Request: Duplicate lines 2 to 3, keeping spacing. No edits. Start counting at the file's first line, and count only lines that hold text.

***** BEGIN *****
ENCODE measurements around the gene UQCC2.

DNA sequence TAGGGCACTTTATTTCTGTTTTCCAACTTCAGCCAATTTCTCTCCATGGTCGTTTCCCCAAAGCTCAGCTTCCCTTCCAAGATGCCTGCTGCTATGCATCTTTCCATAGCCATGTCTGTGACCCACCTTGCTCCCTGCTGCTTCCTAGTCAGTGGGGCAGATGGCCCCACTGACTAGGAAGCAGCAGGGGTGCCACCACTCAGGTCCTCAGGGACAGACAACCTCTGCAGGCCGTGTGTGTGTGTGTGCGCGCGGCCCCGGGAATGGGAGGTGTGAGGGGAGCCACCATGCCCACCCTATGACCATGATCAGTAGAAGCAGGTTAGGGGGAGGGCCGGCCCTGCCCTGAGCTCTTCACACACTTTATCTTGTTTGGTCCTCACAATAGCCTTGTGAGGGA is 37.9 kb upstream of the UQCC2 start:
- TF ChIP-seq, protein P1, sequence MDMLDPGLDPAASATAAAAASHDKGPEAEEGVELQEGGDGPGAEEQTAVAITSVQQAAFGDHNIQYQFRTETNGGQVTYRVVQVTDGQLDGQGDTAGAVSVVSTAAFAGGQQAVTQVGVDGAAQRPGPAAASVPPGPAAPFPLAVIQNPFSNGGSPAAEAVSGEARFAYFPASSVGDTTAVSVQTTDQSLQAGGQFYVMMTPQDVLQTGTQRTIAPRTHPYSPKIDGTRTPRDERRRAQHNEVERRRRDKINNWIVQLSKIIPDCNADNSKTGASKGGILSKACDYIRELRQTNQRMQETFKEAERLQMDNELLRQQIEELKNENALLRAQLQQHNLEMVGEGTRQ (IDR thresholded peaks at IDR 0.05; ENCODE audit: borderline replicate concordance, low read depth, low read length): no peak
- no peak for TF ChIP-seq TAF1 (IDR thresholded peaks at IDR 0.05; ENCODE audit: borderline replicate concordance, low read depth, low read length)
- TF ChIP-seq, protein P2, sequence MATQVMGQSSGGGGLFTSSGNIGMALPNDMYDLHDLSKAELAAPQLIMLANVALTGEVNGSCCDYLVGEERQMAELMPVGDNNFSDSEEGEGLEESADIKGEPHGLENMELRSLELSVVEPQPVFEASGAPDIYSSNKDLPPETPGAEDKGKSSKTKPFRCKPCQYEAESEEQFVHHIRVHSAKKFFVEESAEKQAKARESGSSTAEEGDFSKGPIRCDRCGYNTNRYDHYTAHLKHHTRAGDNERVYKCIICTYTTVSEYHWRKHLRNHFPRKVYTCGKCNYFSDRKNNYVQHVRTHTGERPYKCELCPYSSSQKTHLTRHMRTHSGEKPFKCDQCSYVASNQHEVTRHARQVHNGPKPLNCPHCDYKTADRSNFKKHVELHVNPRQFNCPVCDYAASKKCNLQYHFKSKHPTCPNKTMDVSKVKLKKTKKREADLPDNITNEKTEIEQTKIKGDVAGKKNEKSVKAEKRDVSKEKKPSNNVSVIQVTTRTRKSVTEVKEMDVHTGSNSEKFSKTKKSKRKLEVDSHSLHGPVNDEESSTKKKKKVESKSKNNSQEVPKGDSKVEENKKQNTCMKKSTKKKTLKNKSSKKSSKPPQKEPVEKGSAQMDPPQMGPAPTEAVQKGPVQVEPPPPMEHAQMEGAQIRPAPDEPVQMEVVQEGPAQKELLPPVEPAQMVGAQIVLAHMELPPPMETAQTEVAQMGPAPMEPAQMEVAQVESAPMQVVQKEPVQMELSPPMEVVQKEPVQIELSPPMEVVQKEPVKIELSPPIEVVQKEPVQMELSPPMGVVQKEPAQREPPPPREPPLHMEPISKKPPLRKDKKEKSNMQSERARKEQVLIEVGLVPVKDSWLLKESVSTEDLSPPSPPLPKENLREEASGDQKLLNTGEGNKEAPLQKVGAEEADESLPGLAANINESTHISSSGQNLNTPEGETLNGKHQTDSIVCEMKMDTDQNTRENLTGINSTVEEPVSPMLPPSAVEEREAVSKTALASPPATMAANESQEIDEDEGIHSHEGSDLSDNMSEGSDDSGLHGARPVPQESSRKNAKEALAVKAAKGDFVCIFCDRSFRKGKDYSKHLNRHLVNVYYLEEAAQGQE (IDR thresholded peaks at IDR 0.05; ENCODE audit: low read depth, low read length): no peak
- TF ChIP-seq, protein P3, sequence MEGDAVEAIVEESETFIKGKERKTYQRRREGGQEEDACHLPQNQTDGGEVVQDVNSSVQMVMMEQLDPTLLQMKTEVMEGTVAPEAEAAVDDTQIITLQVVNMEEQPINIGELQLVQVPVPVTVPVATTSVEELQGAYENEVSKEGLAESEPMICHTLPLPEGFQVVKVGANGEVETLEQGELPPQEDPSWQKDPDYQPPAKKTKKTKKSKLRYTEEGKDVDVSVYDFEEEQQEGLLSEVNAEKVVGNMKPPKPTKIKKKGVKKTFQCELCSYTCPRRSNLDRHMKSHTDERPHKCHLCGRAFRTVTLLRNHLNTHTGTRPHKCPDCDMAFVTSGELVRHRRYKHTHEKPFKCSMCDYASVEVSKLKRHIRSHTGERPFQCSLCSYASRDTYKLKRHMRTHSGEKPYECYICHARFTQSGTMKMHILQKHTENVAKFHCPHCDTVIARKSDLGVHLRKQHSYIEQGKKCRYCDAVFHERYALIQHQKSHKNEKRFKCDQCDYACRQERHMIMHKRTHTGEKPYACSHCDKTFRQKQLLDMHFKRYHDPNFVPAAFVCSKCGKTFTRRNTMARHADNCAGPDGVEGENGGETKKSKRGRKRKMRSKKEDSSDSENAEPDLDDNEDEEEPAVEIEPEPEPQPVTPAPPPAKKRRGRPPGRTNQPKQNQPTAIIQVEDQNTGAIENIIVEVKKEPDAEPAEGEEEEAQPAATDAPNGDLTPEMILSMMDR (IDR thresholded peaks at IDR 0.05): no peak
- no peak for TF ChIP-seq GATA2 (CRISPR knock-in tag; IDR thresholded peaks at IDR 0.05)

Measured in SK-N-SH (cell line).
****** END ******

DNA sequence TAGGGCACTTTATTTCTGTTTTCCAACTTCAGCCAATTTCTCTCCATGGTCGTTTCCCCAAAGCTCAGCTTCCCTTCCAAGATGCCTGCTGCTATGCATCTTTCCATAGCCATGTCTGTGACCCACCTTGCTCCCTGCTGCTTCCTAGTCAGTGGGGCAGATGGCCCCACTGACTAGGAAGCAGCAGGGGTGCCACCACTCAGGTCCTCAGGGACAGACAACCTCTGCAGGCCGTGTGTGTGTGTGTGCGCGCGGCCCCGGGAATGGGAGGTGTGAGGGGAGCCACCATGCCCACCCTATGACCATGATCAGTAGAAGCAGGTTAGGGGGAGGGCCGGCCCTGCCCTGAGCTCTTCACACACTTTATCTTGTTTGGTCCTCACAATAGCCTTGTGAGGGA is 37.9 kb upstream of the UQCC2 start:
- TF ChIP-seq, protein P1, sequence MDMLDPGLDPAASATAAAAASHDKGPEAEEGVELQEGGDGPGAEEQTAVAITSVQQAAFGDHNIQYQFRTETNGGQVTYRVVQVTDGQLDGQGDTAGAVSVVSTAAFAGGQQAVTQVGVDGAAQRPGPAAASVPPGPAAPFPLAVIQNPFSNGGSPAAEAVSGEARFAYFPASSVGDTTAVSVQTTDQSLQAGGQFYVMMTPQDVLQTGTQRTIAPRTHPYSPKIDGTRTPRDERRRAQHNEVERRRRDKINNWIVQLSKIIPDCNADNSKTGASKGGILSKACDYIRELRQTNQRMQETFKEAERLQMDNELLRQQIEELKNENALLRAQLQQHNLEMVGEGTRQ (IDR thresholded peaks at IDR 0.05; ENCODE audit: borderline replicate concordance, low read depth, low read length): no peak